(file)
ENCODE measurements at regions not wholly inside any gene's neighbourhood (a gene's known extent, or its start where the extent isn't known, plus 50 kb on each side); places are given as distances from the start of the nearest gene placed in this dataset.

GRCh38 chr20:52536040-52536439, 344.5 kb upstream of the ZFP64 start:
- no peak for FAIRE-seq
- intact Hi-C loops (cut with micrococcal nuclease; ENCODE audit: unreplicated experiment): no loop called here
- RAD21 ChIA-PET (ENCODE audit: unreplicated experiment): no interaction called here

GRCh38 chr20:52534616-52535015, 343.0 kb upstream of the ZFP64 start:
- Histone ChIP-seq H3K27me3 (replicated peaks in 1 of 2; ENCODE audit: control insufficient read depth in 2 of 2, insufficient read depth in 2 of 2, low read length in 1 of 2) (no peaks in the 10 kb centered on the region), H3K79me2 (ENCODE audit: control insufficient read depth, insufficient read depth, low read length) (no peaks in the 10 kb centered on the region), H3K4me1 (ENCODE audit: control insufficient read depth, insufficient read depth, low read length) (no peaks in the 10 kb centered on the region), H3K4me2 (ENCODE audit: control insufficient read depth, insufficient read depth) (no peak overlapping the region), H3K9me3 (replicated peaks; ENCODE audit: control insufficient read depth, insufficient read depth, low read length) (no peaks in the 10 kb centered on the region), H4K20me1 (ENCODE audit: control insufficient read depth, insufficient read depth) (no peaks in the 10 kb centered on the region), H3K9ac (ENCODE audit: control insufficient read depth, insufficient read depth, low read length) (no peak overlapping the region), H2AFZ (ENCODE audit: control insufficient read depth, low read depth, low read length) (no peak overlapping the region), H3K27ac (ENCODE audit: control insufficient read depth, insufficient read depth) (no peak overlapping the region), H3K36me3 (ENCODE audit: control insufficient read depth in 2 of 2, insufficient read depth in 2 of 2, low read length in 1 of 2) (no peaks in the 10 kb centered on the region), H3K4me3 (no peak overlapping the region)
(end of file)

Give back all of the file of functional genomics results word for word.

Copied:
ENCODE measurements at regions not wholly inside any gene's neighbourhood (a gene's known extent, or its start where the extent isn't known, plus 50 kb on each side); places are given as distances from the start of the nearest gene placed in this dataset.

GRCh38 chr20:52536040-52536439, 344.5 kb upstream of the ZFP64 start:
- no peak for FAIRE-seq
- intact Hi-C loops (cut with micrococcal nuclease; ENCODE audit: unreplicated experiment): no loop called here
- RAD21 ChIA-PET (ENCODE audit: unreplicated experiment): no interaction called here

GRCh38 chr20:52534616-52535015, 343.0 kb upstream of the ZFP64 start:
- Histone ChIP-seq H3K27me3 (replicated peaks in 1 of 2; ENCODE audit: control insufficient read depth in 2 of 2, insufficient read depth in 2 of 2, low read length in 1 of 2) (no peaks in the 10 kb centered on the region), H3K79me2 (ENCODE audit: control insufficient read depth, insufficient read depth, low read length) (no peaks in the 10 kb centered on the region), H3K4me1 (ENCODE audit: control insufficient read depth, insufficient read depth, low read length) (no peaks in the 10 kb centered on the region), H3K4me2 (ENCODE audit: control insufficient read depth, insufficient read depth) (no peak overlapping the region), H3K9me3 (replicated peaks; ENCODE audit: control insufficient read depth, insufficient read depth, low read length) (no peaks in the 10 kb centered on the region), H4K20me1 (ENCODE audit: control insufficient read depth, insufficient read depth) (no peaks in the 10 kb centered on the region), H3K9ac (ENCODE audit: control insufficient read depth, insufficient read depth, low read length) (no peak overlapping the region), H2AFZ (ENCODE audit: control insufficient read depth, low read depth, low read length) (no peak overlapping the region), H3K27ac (ENCODE audit: control insufficient read depth, insufficient read depth) (no peak overlapping the region), H3K36me3 (ENCODE audit: control insufficient read depth in 2 of 2, insufficient read depth in 2 of 2, low read length in 1 of 2) (no peaks in the 10 kb centered on the region), H3K4me3 (no peak overlapping the region)